July 30, 2006
This weekend my wife and I drove up to Oshkosh, WI for the EAA Airventure 2006. Every year since 1970, Wittman Regional Airport serves as the location of one of the aviation world's premier events. It has been estimated that three quarters of a million people attend the show and over 10,000 aircraft fly in for this week-long event. During the week the control tower prides itself as being the busiest in the world.
We set-up a tent in Camp Scholler which is on the EAA grounds and open to EAA members. It was a very hot weekend and when we arrived at 10pm to set-up camp the temperatures were still easily in the 80s.
We got up early and headed over to the EAA Museum to hear Dick Rutan talk about being the first person to fly around the world non-stop. As my readers know, I am amazed by people who have pushed the envelope of flying; like Jerrie Mock's circumnavigation of the world in 1964 or Steve Fossett's trip around the globe this past year which was the first in a jet.
It was nearly twenty years ago that Dick Rutan and Jeana Yeager flew around the world without stopping or refueling in their Voyager Aircraft. Dick talked about the five years it took to take the idea and develop an aircraft that could accomplish this amazing flight. The aircraft was designed by his brother Burt Rutan; who recently designed SpaceShipOne the first civilian spacecraft to travel to space and return safely. It took them five years of hard work, dedication and some luck to build and test an aircraft that would be able to make such a flight. Dick spoke of the many close calls they had during the 9 day, 3 minute, and 44 second flight.
Dick explained the importance of events like AirVenture to inspire people to push the limits of our world. He mentioned that before Chuck Yeager flew "Bell X-1" through the sound barrier, it was questioned whether man could build a flying machine that could travel as fast as the speed of sound. It took a man with courage and a pioneer attitude to prove it could be done.
Dick and his brother were inspired by aviation at a young age and worked with a single focus to prove that an plane could be designed and built that could allow someone to fly around the world non-stop. Since then his brother Dick helped design SpaceShipOne, the first civilian spacecraft to travel to space and return safely. Dick hopes he can inspire the youth of America to become the pioneers of the future and that they may develop the ability to travel faster than the speed of light.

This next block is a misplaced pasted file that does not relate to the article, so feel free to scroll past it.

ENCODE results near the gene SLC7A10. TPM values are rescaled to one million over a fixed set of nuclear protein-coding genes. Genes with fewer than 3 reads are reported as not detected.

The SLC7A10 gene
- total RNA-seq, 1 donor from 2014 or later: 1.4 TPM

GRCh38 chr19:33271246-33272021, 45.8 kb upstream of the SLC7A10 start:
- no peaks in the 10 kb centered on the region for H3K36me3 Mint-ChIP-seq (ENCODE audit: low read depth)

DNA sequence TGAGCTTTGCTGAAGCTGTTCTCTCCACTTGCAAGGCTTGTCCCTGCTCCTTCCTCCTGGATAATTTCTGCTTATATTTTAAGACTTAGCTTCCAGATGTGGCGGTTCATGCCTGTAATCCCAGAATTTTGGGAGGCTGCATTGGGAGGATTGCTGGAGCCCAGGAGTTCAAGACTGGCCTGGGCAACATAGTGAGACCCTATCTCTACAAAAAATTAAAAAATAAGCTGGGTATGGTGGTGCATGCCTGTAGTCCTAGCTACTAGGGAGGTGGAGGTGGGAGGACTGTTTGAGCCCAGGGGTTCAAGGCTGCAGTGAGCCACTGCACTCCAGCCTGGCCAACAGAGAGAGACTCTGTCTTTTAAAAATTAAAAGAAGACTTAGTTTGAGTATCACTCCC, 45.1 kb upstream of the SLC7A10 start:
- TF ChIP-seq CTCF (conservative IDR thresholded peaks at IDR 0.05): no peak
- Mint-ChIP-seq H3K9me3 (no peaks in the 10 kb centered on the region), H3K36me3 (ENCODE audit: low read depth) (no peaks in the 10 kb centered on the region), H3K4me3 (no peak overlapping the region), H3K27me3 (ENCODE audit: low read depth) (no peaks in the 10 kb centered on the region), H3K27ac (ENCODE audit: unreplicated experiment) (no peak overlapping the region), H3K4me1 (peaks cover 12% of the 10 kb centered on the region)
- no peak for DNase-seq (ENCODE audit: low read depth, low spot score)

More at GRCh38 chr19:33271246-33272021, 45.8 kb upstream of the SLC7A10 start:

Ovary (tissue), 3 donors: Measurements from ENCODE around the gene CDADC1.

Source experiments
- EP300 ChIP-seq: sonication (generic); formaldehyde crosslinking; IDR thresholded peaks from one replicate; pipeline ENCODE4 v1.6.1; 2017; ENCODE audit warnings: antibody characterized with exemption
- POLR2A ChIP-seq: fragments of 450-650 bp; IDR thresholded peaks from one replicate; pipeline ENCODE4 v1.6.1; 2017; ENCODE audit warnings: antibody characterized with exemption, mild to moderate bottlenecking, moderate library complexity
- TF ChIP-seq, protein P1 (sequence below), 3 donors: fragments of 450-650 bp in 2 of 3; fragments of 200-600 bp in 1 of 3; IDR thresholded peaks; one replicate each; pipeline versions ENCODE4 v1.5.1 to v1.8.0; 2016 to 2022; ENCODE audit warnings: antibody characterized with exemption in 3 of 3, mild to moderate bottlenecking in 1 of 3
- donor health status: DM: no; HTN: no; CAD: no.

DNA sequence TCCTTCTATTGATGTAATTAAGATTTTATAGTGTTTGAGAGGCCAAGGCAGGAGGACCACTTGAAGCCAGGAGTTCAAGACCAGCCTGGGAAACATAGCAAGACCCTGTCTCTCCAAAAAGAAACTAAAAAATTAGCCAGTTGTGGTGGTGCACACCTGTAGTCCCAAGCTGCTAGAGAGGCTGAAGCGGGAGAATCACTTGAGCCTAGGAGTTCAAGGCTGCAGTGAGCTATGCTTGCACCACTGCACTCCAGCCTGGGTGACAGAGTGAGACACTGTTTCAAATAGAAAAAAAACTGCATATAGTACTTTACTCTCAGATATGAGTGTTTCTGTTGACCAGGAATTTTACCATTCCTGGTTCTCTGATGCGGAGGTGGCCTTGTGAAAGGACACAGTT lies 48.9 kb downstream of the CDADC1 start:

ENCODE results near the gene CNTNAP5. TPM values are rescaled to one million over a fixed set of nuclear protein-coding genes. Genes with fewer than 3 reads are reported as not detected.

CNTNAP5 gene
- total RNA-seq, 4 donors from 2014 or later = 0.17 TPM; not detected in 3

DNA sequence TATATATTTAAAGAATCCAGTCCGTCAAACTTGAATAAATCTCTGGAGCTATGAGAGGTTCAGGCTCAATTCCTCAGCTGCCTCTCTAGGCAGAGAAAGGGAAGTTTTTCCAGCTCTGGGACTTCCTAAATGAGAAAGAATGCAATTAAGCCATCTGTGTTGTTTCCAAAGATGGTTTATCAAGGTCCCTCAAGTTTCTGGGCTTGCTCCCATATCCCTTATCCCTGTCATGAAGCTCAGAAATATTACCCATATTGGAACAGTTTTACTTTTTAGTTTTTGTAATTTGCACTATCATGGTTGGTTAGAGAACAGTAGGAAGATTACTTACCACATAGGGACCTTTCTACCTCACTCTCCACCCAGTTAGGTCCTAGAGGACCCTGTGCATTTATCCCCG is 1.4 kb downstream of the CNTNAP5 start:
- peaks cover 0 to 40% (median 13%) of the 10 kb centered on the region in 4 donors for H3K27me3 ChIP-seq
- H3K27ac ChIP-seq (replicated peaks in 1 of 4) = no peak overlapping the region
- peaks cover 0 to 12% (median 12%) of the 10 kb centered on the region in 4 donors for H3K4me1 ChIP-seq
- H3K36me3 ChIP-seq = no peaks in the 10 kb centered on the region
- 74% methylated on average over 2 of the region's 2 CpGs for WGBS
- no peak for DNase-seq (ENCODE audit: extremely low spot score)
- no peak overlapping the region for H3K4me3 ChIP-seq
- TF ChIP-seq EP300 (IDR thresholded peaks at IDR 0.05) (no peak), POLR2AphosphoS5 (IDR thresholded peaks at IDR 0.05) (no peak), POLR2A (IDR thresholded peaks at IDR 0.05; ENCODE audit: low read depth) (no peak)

At Airventure there were over 5,000 forums and discussions throughout the week. This was the only one that my wife and I attended but it had to have been one of the best of the show. It was a pleasure to have the opportunity to meet Dick after his very entertaining and enlightening talk.
After leaving the museum we headed to the farthest end of the show where the ultra-light airstrip is located. There we enjoyed watching six or seven ultra-lights flying in the pattern. Some looked like Go-Carts with a propeller dangling from a hang-glider. But they flew so gracefully that I decided at some point I will have to give this type of flying a try.
From there we walked along the flight line looking at many of the nearly 10,000 aircraft that flew in for the event. It is just an amazing sight to see the thousands of planes lined up in rows off the main runway. We enjoyed seeing a ton of neat experimental aircraft along with traditional aircraft like the Cessna 172. At the far end of the main runway was an area where all the warbirds were parked. We spent nearly an hour walking through the amazing collection of planes from World War I era to present. I noticed one of the t-34 trainers of the Lima Lima Flight Team with whom I enjoyed a flight with last summer.